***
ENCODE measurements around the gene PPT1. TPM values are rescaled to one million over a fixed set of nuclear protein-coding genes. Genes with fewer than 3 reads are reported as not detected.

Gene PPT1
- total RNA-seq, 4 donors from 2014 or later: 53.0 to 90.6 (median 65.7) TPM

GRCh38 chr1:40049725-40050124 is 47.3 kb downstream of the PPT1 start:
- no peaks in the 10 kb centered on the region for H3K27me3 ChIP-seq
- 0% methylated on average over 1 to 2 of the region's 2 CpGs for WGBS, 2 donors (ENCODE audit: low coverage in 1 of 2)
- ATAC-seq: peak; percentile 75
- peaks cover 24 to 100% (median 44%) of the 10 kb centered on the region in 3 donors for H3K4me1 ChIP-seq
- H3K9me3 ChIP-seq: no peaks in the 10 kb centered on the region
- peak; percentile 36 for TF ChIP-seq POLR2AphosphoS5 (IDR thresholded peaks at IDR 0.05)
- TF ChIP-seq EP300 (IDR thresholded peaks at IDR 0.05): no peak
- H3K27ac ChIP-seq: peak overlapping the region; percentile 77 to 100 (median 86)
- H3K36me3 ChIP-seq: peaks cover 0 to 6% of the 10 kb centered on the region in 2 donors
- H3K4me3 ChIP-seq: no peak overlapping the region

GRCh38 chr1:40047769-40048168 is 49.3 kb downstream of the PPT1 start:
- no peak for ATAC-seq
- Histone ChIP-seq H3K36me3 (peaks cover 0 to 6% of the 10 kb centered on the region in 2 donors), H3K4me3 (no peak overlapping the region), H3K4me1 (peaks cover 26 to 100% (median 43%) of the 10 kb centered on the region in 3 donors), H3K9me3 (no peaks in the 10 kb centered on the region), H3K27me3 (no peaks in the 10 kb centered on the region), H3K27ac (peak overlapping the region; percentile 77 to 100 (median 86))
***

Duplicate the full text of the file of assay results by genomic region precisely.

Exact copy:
ENCODE measurements around the gene PPT1. TPM values are rescaled to one million over a fixed set of nuclear protein-coding genes. Genes with fewer than 3 reads are reported as not detected.

Gene PPT1
- total RNA-seq, 4 donors from 2014 or later: 53.0 to 90.6 (median 65.7) TPM

GRCh38 chr1:40049725-40050124 is 47.3 kb downstream of the PPT1 start:
- no peaks in the 10 kb centered on the region for H3K27me3 ChIP-seq
- 0% methylated on average over 1 to 2 of the region's 2 CpGs for WGBS, 2 donors (ENCODE audit: low coverage in 1 of 2)
- ATAC-seq: peak; percentile 75
- peaks cover 24 to 100% (median 44%) of the 10 kb centered on the region in 3 donors for H3K4me1 ChIP-seq
- H3K9me3 ChIP-seq: no peaks in the 10 kb centered on the region
- peak; percentile 36 for TF ChIP-seq POLR2AphosphoS5 (IDR thresholded peaks at IDR 0.05)
- TF ChIP-seq EP300 (IDR thresholded peaks at IDR 0.05): no peak
- H3K27ac ChIP-seq: peak overlapping the region; percentile 77 to 100 (median 86)
- H3K36me3 ChIP-seq: peaks cover 0 to 6% of the 10 kb centered on the region in 2 donors
- H3K4me3 ChIP-seq: no peak overlapping the region

GRCh38 chr1:40047769-40048168 is 49.3 kb downstream of the PPT1 start:
- no peak for ATAC-seq
- Histone ChIP-seq H3K36me3 (peaks cover 0 to 6% of the 10 kb centered on the region in 2 donors), H3K4me3 (no peak overlapping the region), H3K4me1 (peaks cover 26 to 100% (median 43%) of the 10 kb centered on the region in 3 donors), H3K9me3 (no peaks in the 10 kb centered on the region), H3K27me3 (no peaks in the 10 kb centered on the region), H3K27ac (peak overlapping the region; percentile 77 to 100 (median 86))